Parking the Big Rig in Snow


The snow and ice continue to wreak havoc along Indiana and Illinois highways. But no matter the conditions, you still may see several semi-trucks weathering the storms. Which begs the question: just how do truck drivers deal with blizzard like weather?

If you drove past the Pilot truck stop in Marshall, you would see just how truck drivers weather the storm.

Wednesday’s weather caused plenty of headaches for drivers. Many pulled off at the Marshall truck stop due to road conditions.

“I have a Ford Mustang, which is a great car for 240 days of the year. But on days like today, it’s not safe,” Bob Seay said, a motorist driving from Fort Wayne to his home in Colorado.

The same can be said for semi-truck drivers. They too deal with the same conditions as motorists. And the truck stop felt like a big rig dealership given the amount of trucks parked.

“It’s a big hassle out here. It’s a complicated thing, just a big game you have to play. Every day. Day in and day out,” Marvin Genini, a truck driver, said.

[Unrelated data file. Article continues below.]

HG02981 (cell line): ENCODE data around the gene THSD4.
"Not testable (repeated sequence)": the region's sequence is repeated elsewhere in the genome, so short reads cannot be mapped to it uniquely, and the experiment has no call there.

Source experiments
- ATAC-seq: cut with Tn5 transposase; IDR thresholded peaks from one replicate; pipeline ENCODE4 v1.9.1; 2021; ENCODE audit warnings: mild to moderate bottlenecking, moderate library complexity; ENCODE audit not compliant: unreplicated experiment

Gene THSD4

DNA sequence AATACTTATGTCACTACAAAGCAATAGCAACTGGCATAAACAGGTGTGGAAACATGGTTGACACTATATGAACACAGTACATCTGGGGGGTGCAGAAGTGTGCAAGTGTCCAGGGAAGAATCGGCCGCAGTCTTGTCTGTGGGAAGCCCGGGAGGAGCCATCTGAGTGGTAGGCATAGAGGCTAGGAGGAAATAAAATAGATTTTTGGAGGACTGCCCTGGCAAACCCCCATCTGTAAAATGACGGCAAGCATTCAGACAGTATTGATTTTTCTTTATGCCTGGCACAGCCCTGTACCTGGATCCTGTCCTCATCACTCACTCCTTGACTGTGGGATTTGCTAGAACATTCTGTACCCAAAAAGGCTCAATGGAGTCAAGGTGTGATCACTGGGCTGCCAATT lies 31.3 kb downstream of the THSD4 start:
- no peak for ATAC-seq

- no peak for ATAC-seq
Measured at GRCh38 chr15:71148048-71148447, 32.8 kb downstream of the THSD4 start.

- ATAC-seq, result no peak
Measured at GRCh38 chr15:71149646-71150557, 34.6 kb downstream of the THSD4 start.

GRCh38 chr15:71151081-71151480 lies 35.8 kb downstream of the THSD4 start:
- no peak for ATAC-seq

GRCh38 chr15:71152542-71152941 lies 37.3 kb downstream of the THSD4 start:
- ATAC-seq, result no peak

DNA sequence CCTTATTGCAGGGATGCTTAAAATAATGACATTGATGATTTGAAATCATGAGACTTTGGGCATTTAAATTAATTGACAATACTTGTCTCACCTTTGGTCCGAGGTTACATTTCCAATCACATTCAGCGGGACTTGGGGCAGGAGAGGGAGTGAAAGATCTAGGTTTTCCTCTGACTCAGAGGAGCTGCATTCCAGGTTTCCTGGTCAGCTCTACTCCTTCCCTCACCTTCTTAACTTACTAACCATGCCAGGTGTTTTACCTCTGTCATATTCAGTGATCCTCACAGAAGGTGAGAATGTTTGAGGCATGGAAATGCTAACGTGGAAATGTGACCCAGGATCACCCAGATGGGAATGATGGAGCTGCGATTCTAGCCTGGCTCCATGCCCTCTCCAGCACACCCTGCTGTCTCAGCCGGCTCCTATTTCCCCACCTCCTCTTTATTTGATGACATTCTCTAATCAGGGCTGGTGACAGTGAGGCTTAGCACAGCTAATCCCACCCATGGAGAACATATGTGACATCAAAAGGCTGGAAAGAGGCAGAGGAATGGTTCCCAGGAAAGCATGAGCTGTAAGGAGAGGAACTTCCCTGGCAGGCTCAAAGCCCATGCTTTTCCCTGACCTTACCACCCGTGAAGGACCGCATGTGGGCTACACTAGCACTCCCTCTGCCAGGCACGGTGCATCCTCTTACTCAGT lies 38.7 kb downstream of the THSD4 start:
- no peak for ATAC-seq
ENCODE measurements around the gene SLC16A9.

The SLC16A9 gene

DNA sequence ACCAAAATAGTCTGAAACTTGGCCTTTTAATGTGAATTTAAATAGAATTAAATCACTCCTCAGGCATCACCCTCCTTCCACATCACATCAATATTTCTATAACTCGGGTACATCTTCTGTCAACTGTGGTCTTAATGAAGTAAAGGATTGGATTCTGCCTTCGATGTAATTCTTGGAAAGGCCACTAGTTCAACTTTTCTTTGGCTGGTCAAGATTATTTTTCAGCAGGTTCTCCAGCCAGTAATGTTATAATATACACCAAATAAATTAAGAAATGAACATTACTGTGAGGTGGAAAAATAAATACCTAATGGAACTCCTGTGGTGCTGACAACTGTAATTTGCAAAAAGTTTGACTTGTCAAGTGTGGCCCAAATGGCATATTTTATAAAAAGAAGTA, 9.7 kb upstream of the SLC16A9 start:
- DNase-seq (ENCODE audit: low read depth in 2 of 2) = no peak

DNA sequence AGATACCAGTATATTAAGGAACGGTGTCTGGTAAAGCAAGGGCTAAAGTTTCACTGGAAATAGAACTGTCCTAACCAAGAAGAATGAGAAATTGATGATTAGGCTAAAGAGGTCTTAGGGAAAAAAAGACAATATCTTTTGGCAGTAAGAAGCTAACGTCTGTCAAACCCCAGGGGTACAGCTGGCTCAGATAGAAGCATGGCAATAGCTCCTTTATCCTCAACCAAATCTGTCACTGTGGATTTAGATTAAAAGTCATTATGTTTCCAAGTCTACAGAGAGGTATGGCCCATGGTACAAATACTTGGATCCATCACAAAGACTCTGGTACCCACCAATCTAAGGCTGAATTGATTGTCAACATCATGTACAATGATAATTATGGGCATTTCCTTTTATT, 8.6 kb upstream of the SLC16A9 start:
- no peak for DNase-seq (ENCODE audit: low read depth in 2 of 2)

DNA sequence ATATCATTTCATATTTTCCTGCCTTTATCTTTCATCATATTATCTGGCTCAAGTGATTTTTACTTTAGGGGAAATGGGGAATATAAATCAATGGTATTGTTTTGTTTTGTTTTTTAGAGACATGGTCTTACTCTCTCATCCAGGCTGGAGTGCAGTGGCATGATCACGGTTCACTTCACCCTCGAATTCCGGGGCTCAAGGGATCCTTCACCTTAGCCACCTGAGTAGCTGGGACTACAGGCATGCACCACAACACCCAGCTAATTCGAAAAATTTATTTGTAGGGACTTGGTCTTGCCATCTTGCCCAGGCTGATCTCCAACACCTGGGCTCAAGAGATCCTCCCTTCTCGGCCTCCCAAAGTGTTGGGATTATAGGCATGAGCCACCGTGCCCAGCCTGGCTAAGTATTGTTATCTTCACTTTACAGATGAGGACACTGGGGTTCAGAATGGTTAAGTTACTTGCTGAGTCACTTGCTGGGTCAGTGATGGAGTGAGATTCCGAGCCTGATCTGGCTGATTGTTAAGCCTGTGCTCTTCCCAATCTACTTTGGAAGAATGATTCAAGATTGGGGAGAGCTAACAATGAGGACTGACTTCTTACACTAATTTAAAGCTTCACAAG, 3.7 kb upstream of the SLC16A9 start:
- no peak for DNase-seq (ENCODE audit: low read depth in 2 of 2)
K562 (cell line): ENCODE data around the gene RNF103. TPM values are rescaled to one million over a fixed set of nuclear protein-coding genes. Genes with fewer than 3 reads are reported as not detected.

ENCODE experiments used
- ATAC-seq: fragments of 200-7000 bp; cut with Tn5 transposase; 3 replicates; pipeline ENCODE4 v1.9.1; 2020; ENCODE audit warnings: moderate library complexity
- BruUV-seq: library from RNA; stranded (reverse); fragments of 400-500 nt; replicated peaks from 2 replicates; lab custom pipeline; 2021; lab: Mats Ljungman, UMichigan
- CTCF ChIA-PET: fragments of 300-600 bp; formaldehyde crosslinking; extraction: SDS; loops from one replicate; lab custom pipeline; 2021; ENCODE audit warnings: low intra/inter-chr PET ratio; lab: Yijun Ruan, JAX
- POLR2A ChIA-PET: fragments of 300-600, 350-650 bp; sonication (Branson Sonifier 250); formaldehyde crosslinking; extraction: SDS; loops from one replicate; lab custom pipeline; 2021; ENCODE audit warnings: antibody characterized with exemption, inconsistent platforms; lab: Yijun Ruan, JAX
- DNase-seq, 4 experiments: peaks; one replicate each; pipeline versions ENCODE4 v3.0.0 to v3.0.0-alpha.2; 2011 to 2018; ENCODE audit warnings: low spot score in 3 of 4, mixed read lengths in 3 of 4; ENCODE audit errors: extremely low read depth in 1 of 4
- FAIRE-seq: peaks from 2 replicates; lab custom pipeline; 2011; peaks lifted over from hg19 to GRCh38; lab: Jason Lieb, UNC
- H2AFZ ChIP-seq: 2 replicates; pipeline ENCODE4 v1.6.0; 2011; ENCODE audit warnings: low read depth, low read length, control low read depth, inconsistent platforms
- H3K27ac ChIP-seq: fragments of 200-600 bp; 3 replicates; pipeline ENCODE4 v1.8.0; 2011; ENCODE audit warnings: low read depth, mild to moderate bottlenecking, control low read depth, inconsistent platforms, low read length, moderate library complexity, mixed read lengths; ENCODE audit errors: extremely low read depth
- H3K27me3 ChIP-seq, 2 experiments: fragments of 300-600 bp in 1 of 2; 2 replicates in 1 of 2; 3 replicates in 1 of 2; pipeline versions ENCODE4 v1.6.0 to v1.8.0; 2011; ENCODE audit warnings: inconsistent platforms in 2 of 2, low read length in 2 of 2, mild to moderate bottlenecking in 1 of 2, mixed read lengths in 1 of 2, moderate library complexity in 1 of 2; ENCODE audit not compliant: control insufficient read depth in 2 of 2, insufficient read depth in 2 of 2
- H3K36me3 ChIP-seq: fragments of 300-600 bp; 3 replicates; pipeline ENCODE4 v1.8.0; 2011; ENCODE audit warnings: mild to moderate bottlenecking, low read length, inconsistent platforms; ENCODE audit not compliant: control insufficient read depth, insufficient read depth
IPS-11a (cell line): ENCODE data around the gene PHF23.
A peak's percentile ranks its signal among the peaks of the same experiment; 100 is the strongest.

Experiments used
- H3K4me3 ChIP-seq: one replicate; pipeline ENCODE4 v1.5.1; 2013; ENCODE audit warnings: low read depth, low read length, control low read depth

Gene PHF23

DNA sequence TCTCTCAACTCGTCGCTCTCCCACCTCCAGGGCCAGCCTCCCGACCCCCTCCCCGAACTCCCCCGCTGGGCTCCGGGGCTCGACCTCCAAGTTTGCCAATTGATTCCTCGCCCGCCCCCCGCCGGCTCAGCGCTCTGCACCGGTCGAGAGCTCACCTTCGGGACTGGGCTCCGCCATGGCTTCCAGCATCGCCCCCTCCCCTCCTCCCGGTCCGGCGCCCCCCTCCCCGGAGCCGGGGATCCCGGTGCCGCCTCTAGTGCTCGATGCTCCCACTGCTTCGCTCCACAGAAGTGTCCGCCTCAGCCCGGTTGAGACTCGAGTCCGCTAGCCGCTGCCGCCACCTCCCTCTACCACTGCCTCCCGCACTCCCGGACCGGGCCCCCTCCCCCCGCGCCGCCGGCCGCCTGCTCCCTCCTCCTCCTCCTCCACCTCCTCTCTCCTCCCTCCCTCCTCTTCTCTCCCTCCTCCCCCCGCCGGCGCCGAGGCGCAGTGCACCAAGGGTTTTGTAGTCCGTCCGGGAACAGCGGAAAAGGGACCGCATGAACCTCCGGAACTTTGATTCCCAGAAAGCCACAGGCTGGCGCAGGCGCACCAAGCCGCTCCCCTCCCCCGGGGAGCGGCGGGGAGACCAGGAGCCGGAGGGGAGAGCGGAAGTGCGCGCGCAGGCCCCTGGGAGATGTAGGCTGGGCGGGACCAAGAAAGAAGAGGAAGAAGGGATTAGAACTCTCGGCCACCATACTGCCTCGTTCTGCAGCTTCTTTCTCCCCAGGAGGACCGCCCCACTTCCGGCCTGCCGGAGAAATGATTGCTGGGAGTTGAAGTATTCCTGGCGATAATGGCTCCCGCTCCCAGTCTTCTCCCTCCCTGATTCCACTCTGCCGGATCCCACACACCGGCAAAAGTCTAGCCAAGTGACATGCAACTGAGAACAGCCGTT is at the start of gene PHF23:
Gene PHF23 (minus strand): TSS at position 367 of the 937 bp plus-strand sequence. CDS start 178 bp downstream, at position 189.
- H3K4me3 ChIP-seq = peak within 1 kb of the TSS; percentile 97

And truck stops like the Pilot are crucial for an occupation where driving is at the core.

“We got a shower here. You have church’s chicken and you have the pilot. And guess what? I’ve got a lot of guys to talk to here,” Cheryl Garcia-Ward said of the truck stop.

“You’ve got a lot of company trucks out here that ain’t got no microwave, no way to have food in their truck. They depend on these truck stops,” Genini added.

Driving on the highway is all part of the job description. Getting to a destination on time is another aspect. Cheryl Garcia-Ward is heading from Ohio to El Paso, Texas, a 2 1/2 day trip. But the weather will lengthen it to a week. On days like Wednesday, the job may not be worth the risk.

“You send in over the Qualcomm: “due to safety conditions, weather conditions, I’m shutting it down.” Because you have to take charge. There’s no load worth a life. There’s absolutely no load worth a life,” she said.

Once it is time to head back out, Marvin Genini says motorists and truck drivers need to work together to keep everyone safe, because slowing down in an 18-wheeler isn’t the same as slowing down in a Ford Mustang. “I had 6 four wheelers just weave in and out in between the trucks. On that snow and ice, you can’t stop 80,000 pounds within inches.”

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